Saturday, March 17, 2018

In the Dregs of Winter

Is it just me or do these weeks seem to be zipping by? It feels as if Saturday mornings - when I write my weekly blog - are arriving more often than they used to :-)

I spent this week working on my latest Stonechild manuscript. As I wrote last week, I was having difficulty settling into this one and thought about chucking the first 5000 words and starting over. I'm now approaching 8000 words and have rewritten the opening chapter. The plot line is starting to shape up, hopefully with enough interesting characters to carry the story. I'm thinking about a field trip for this one as I've moved the setting north although the internet is a great resource for getting the geography right.

I thought that I'd be working on the Anna Sweet manuscript but received word last weekend that my editor Pam had to go out of town on a family matter so her edits are postponed until things are sorted. It's not a bad idea to take breaks from editing anyhow - gives perspective and a fresher set of eyes. I know I'm happy for the break.

Bleeding Darkness received some terrific advance reviews from bloggers this week. Breakaway Reviews in the United Kingdom says: "Bleeding Darkness is one of the best murder mysteries I have ever read..."  and  Joanne Hurley writes: "Recommended for anyone looking for a well-written and well-crafted mystery." My publisher wants me to let you know that the book is available for pre-order from all the book chains and independents so please help spread the word. It is due out early May and apparently advance sales help to make a bestseller with even more profile on the book sites. Kind of chicken and egg scenario ... to get higher profile and more sales, the book first has to sell ...

February was deceptive, making us feel like spring was around the corner. We've been back to snow and cold and depressing winter-like weather. So today I'll stay indoors and will keep working away at the computer. Happily, I got my taxes organized and in to my accountant and have checked that off my to-do list. I still have the office cupboards to clean out but they've been stuffed to the rafters for ten years so no rush. We're still waiting for spring after all.

Finally this week I'd like to send a shout out to Elfrieda Bock, a fellow curler at the Granite. She told me this week that she'd recommended Cold Mourning to her book club and they'd discussed it at this month's meeting. How nice is that?

Saturday, March 10, 2018

All Good Things

This feels like a waiting time. Bleeding Darkness comes out in a few months and it's time to get some publicity lined up. It's also a period of waiting for the first reviews, particularly from media. It's still a bit early to do much promoting of the Ottawa book launch, happening June 3rd although I've been getting enquiries. Here is the invitation - yes, everyone is welcome!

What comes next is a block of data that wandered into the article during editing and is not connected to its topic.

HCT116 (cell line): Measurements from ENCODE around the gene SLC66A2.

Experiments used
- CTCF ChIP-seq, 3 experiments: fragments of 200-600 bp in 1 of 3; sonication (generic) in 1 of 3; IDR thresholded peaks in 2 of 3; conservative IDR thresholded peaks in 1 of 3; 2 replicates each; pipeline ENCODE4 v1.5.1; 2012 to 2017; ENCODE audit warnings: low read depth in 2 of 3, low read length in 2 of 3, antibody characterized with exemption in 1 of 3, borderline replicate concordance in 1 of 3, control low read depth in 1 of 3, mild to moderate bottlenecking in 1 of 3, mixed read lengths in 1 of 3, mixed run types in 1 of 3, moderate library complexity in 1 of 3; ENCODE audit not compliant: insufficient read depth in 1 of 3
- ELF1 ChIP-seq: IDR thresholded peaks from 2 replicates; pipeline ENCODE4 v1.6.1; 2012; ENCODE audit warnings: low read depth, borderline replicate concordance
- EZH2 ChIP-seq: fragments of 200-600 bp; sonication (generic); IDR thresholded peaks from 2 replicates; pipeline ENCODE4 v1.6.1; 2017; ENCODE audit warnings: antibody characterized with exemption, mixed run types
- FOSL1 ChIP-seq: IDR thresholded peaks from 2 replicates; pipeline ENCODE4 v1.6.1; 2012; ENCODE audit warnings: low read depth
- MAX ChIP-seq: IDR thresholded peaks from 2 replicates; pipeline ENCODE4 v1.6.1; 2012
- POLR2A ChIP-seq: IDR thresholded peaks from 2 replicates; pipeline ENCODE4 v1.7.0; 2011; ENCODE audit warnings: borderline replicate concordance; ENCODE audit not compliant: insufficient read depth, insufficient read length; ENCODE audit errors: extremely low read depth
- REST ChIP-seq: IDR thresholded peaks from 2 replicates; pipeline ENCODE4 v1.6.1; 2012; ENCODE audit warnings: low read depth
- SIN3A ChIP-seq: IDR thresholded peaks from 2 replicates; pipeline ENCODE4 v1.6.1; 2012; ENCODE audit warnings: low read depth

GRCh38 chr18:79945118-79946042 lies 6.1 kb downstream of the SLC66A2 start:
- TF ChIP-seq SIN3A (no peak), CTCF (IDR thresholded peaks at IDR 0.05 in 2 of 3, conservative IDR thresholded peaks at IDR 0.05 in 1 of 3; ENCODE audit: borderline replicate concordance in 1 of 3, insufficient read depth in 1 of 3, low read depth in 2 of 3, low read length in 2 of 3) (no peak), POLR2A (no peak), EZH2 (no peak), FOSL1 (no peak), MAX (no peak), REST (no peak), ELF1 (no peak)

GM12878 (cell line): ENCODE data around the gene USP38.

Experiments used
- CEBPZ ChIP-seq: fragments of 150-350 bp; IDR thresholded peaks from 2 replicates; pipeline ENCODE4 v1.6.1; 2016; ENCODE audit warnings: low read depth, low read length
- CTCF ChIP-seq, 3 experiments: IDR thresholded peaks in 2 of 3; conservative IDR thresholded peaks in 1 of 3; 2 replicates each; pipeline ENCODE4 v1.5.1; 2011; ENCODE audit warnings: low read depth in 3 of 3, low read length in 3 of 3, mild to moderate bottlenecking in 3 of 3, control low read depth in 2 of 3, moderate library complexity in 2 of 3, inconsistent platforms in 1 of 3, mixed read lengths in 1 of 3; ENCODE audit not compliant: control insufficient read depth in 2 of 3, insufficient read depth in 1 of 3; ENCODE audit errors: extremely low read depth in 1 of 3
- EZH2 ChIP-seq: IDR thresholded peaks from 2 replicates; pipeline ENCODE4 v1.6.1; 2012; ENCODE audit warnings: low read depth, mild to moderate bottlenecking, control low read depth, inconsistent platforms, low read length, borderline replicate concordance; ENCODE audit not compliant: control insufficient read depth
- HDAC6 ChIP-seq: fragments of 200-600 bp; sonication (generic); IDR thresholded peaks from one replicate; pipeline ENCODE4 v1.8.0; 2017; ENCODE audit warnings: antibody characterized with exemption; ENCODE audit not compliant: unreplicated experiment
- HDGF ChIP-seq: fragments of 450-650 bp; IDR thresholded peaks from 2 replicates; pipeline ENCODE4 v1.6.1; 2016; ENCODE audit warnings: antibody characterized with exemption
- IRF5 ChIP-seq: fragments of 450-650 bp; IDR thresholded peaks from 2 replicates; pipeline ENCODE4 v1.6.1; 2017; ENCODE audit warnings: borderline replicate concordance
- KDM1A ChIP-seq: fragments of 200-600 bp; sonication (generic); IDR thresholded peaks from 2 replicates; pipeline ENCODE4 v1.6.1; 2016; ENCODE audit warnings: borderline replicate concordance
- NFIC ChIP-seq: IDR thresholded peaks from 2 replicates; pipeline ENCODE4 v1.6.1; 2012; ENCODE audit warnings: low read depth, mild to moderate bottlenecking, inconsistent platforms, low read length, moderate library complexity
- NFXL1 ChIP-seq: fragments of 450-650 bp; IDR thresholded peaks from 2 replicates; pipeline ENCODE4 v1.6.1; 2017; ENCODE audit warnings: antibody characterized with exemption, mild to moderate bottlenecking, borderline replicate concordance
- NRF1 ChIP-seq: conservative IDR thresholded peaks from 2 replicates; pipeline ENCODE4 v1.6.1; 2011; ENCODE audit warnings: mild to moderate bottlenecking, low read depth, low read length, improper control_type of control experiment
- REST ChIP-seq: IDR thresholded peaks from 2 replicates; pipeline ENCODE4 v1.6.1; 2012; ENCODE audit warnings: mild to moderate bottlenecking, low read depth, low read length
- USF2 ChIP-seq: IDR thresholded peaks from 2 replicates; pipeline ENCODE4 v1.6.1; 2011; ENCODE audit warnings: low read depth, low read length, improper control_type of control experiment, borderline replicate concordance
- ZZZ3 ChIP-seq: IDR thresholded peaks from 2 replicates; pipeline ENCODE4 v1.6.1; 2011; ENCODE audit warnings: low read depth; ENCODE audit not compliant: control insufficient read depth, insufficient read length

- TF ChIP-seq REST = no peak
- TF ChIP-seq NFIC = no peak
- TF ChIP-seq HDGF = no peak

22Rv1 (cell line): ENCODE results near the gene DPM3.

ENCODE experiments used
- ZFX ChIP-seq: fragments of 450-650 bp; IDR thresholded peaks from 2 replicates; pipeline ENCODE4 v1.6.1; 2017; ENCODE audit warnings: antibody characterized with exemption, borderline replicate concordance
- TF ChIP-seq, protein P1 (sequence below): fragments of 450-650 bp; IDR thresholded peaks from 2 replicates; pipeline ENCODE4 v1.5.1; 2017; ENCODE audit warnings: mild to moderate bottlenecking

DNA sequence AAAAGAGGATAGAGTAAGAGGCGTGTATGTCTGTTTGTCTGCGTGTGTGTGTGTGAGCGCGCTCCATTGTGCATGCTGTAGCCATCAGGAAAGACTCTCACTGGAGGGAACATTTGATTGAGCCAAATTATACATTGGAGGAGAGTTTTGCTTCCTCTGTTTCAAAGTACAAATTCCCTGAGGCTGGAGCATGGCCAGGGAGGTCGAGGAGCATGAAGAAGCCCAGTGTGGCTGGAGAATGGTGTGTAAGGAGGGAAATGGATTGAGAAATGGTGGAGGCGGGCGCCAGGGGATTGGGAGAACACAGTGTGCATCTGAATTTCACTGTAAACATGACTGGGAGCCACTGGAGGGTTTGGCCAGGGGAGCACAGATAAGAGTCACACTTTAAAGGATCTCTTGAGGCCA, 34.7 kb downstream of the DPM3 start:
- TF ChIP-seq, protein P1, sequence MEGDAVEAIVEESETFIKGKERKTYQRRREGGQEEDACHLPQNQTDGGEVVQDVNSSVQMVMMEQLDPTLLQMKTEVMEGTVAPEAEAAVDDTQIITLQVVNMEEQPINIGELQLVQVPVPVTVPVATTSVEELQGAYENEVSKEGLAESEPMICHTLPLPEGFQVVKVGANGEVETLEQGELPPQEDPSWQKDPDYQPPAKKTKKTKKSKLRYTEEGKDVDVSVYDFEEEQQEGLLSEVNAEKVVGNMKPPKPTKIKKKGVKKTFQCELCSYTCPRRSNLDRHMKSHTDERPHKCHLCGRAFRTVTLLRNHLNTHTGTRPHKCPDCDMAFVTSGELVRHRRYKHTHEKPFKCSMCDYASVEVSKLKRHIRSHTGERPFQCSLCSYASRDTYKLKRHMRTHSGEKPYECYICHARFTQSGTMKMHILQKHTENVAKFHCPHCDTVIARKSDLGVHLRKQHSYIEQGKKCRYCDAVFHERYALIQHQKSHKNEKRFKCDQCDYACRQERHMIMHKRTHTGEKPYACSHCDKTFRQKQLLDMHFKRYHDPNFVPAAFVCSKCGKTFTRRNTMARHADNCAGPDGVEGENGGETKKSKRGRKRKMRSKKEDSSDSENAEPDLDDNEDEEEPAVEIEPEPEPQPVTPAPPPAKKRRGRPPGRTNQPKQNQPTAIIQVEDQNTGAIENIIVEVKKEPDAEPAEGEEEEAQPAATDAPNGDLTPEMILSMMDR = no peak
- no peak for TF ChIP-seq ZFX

I spent this week going through the edits for Killer Heat, the next Anna Sweet novella. My editor Pam is incredibly thorough and combs the text from an adult literacy - student viewpoint. Not only does the language have to be concrete without too many syllables, but every action has to be logical without some of the inferences that more advanced readers make. Add to this, the fact that this is book seven in a series, but a reader should be able to pick it up and understand everything about the characters without having read any of the other books. No small challenge. So, I returned the manuscript with my revisions to Pam on Thursday and await its return for the next round of edits.

After the editing, I got back to working on my income taxes. Man, I hate paperwork but it always feels good to get it done. Writers can claim expenses for anything writing-related, such as trips to conferences or events not paid for by publishers and membership fees to writing organizations. This means keeping and organizing receipts - not unlike the paperwork required for any small business. Every year, I promise myself I'll stay on top of recording my expenses, but it's always easy to set it aside for that rainy day that never seems to come. I was a bit better this past year, but still had a few days' work left to do. Almost there ...

Which leaves me free to get back to the Stonechild manuscript this weekend. I was almost ready to scrap what I've written so far and start over, but I'm going to give it a bit more rope. It still feels as if the plot isn't nailed down - this one is coming more slowly than any of the others and maybe it's because this is the last book in the series. I've also moved the setting and have to do more research. Anyhow, the key is keeping at it and hoping that things start coming together ... soon.

And back to the waiting. No Trace is shortlisted for the Golden Oak and the winner is announced next month. This year's Arthur Ellis award shortlists will be announced in April and I have a novel (Shallow End) and novella (Missing Her) both in the running. One last big waiting, potentially good thing - the Stonechild books have been optioned for a possible tv series by an L.A. screenwriter and he says he'll be pitching them soon to networks. While I know this is a long shot, still exciting to even consider the possibility.

Not to mention, we're all waiting for spring to arrive. I'm not going to miss that layer of snow and ice on the car every morning or the snow/slush on the roads. Soon, we'll be back in the garden and sitting in the backyard with a cup of tea and a book.

Just a bit more waiting ...

Saturday, March 3, 2018

The Big Sleepless

So apparently it takes two weeks to get over jet lag when you've travelled a twelve-hour time change. I'm still not sleeping properly but feel less exhausted than even a few days ago when we returned from South Korea. I've managed to get back at my manuscript and am approaching the 5000-word mark. Still, it's been hard to concentrate for long.

I'd written a few scenes before we went to the Olympics that were limiting my plot lines. I gave these first draft chapters a lot of thought while away and made revisions before tackling a new chapter. I feel like I've gotten the train back on track, but I'm still working through the crime details - the who,  how, where and why. Sort of fumbling my way at this point and hoping I have enough fodder for a solid plot.